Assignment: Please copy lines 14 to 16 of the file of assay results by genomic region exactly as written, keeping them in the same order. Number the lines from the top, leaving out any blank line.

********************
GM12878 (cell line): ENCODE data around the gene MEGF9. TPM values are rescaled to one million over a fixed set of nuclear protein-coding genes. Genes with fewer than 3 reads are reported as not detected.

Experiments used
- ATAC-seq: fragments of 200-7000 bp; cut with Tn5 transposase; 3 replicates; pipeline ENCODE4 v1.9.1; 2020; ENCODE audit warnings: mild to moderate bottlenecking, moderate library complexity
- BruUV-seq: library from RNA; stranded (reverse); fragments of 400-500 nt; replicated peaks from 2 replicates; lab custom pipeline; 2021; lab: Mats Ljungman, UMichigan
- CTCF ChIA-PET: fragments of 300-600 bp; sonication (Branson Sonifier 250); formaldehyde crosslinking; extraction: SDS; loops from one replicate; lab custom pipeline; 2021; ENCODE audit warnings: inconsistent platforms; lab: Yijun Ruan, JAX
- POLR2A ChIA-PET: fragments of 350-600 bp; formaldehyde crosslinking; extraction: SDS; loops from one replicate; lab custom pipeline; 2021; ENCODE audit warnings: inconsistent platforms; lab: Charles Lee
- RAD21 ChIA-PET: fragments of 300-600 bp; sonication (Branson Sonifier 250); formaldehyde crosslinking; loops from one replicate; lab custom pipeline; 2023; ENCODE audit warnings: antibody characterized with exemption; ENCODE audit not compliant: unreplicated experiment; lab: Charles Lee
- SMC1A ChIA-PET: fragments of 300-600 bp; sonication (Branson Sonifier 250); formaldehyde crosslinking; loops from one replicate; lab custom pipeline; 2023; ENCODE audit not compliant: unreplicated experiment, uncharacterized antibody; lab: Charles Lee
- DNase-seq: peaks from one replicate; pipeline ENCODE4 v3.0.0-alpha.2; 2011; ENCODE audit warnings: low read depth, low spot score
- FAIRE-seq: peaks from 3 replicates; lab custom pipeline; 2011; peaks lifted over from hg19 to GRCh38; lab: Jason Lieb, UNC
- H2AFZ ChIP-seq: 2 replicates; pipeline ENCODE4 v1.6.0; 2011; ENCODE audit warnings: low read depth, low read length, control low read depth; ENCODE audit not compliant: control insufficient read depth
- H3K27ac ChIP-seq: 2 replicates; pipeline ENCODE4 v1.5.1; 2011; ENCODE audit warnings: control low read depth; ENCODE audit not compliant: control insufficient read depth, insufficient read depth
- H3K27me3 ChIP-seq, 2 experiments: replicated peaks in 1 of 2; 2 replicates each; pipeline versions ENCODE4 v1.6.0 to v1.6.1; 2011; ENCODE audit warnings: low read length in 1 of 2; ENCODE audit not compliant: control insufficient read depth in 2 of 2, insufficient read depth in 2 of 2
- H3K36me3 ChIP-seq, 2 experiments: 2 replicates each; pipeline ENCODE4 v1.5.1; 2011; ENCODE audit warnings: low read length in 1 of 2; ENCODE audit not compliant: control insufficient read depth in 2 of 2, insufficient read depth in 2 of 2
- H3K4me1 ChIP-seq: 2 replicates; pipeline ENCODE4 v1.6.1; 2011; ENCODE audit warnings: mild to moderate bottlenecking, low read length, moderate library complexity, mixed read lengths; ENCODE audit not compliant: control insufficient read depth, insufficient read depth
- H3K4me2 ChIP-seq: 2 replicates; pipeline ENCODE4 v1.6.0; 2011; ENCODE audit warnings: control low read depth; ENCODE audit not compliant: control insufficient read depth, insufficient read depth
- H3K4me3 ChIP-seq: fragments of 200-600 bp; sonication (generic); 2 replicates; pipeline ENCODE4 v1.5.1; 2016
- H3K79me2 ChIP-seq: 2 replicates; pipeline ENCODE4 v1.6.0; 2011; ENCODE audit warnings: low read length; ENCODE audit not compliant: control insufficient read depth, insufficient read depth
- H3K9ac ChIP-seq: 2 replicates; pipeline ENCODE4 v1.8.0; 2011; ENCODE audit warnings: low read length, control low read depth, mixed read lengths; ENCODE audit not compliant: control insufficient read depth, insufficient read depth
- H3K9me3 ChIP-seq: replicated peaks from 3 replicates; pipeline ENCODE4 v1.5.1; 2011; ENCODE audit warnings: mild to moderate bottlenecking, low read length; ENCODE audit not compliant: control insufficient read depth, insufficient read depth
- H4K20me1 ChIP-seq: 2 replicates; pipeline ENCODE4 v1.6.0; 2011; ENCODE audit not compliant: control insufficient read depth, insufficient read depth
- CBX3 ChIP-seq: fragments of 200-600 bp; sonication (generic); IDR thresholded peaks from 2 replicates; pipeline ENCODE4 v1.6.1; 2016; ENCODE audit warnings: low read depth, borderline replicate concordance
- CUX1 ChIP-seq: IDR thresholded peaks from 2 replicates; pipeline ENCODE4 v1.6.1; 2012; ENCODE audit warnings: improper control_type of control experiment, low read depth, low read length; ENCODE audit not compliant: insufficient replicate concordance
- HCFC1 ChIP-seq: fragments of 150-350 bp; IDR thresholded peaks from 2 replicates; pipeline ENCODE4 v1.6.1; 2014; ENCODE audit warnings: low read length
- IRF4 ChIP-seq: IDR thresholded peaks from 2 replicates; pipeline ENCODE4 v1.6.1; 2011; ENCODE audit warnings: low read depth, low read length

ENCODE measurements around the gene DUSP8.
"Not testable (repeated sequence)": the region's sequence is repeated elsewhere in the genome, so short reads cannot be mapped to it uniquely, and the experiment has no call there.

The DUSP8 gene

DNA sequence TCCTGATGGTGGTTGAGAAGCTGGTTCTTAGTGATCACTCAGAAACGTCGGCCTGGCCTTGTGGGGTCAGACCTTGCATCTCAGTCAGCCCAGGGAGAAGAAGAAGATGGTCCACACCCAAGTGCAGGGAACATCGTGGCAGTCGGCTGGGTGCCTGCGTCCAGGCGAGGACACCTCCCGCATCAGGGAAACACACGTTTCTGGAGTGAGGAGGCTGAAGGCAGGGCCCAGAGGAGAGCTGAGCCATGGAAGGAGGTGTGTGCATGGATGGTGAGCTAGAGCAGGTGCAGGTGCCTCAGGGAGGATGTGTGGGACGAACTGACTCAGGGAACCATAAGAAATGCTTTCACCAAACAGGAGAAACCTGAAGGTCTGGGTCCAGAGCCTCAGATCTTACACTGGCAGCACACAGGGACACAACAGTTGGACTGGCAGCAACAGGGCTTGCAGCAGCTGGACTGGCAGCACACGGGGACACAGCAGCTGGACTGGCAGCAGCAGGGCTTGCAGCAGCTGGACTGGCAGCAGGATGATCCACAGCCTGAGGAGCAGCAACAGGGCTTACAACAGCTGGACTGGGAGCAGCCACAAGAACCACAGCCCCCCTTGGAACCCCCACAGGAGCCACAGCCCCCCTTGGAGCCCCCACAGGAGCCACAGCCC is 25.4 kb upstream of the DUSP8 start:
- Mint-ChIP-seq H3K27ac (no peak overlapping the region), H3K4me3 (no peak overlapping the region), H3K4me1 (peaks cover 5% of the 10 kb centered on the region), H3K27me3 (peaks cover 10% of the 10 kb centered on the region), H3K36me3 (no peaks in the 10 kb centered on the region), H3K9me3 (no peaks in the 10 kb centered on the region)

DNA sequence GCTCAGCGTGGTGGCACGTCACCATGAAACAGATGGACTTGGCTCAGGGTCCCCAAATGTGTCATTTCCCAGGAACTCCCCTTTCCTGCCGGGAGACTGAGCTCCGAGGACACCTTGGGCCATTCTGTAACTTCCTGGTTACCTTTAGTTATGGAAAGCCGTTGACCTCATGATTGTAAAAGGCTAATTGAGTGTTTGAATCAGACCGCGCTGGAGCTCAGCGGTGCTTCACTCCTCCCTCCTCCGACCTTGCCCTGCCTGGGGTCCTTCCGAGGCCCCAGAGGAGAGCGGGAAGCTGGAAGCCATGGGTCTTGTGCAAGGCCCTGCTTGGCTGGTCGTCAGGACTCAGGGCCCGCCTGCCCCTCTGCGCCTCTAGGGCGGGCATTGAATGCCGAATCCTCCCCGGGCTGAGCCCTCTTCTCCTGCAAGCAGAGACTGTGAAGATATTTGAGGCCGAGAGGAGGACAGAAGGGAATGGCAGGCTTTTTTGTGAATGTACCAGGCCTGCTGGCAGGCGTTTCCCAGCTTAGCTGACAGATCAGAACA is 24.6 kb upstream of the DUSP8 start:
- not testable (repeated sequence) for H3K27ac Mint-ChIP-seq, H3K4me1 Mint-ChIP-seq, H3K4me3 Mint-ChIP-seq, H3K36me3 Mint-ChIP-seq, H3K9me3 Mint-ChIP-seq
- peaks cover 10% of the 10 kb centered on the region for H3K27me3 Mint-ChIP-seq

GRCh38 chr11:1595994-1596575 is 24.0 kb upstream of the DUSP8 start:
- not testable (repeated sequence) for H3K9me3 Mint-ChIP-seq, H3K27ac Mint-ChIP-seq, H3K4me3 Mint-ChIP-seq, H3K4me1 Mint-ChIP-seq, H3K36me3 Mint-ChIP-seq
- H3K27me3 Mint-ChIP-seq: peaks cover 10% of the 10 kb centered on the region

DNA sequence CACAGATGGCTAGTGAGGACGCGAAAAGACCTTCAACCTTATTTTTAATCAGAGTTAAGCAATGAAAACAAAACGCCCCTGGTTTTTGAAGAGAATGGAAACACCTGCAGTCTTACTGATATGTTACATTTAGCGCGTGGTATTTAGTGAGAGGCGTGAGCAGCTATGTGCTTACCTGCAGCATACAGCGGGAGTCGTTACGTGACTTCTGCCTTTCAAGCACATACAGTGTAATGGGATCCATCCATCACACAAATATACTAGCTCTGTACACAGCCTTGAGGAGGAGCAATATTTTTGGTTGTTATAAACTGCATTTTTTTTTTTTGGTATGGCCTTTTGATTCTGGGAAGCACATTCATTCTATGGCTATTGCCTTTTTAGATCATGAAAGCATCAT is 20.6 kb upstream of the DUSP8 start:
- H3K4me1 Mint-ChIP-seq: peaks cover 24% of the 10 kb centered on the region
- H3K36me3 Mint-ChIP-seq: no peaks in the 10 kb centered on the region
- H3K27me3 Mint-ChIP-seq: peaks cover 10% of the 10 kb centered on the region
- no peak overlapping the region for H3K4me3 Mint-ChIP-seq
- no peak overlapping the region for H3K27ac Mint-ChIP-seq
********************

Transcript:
- H3K36me3 ChIP-seq, 2 experiments: 2 replicates each; pipeline ENCODE4 v1.5.1; 2011; ENCODE audit warnings: low read length in 1 of 2; ENCODE audit not compliant: control insufficient read depth in 2 of 2, insufficient read depth in 2 of 2
- H3K4me1 ChIP-seq: 2 replicates; pipeline ENCODE4 v1.6.1; 2011; ENCODE audit warnings: mild to moderate bottlenecking, low read length, moderate library complexity, mixed read lengths; ENCODE audit not compliant: control insufficient read depth, insufficient read depth
- H3K4me2 ChIP-seq: 2 replicates; pipeline ENCODE4 v1.6.0; 2011; ENCODE audit warnings: control low read depth; ENCODE audit not compliant: control insufficient read depth, insufficient read depth